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Haiti's Dark Side

The well-dressed young man with the dark sunglasses seems utterly out of place. After all, this tent city - one of the many, massive, muddy communities that have sprung up all over Port-au-Prince - is one of the poorest places on earth. If you linger, or wander some more, you might notice another young man pop up. Then another, and another. Watching you. Discretely tapping messages on their cell phones. Possibly armed.

It's exactly what makes foreigners nervous, UN soldiers grip their guns, and aid workers run for safety. Just a few days ago, the U.S. embassy declared huge sections of this city no-go zones for its personnel. Overrun with gangs, too dangerous.

Officially, 9 people have been kidnapped in the past month, including two nurses from Doctors without Borders and a Brazilian businessman. Most were released after money exchanged hands.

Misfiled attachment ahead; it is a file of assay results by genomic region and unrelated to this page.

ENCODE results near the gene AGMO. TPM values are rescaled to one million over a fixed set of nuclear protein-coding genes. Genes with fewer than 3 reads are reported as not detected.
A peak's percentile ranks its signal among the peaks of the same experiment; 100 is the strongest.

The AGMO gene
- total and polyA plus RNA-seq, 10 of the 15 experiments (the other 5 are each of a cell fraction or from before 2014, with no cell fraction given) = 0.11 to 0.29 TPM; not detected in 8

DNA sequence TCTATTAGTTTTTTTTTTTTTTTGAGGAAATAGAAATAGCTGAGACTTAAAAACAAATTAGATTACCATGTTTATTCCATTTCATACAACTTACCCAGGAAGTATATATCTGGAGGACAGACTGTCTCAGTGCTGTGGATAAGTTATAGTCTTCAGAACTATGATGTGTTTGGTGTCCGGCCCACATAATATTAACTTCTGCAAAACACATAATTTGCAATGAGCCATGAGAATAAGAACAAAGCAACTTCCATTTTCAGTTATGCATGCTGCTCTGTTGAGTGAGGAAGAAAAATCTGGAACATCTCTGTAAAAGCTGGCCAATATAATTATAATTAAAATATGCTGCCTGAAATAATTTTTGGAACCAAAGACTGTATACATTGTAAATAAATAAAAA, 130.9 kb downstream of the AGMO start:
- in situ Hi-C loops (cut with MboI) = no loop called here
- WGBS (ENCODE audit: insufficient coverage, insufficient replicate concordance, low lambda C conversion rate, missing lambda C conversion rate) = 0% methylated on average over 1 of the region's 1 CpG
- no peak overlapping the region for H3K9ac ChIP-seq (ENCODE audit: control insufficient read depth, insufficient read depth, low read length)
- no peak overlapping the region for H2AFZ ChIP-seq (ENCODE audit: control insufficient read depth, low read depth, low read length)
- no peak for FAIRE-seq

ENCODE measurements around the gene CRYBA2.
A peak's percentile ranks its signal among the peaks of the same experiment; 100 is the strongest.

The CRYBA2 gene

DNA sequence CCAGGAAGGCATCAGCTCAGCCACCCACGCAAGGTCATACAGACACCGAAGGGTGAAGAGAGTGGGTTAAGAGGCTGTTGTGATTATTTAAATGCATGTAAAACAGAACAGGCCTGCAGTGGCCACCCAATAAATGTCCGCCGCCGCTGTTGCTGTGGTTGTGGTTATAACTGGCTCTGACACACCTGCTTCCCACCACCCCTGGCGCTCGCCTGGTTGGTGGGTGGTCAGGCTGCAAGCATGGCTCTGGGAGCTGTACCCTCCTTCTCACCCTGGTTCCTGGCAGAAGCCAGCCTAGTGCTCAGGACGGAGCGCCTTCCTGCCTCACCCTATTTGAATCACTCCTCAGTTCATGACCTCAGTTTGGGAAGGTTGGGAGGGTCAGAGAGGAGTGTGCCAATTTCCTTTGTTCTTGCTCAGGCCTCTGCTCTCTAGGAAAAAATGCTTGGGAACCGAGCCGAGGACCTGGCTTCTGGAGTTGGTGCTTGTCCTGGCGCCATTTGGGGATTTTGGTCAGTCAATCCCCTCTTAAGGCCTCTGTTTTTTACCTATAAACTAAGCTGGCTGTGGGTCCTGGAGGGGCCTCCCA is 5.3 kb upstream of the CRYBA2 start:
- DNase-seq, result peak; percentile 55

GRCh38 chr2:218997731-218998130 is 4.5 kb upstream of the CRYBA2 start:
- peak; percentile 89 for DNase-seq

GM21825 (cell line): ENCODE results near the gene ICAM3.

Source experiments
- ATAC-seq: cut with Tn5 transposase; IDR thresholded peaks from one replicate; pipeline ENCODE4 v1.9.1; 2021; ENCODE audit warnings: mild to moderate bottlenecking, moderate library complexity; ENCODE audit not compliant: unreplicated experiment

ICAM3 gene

Nine kidnappings in a month is actually low for this city.  This time last year, there were 13.  But it's disturbing, because immediately after the earthquake, there was an unusual lull. I remember Haitians saying they felt a sense of relief that they could move more freely after dark and go into parts of the city they never dared visit.

Not so any more.

When it comes to crime, Port-au-Prince is getting back to business as usual. And that, in fact, may be the biggest obstacle to so many lives getting back to business as usual, to getting the help they need.

Half a million people here still have no shelter, handouts of water, food and clothing are still desperately needed. And yet, aid agencies that deliver these precious commodities are restricting the movement of their workers, curfews are earlier and earlier, and security escorts are needed in many parts of the city - even for CBC reporters.

Follow Sasa's journey back to Haiti on Twitter @sasapetricic, #SasainHaiti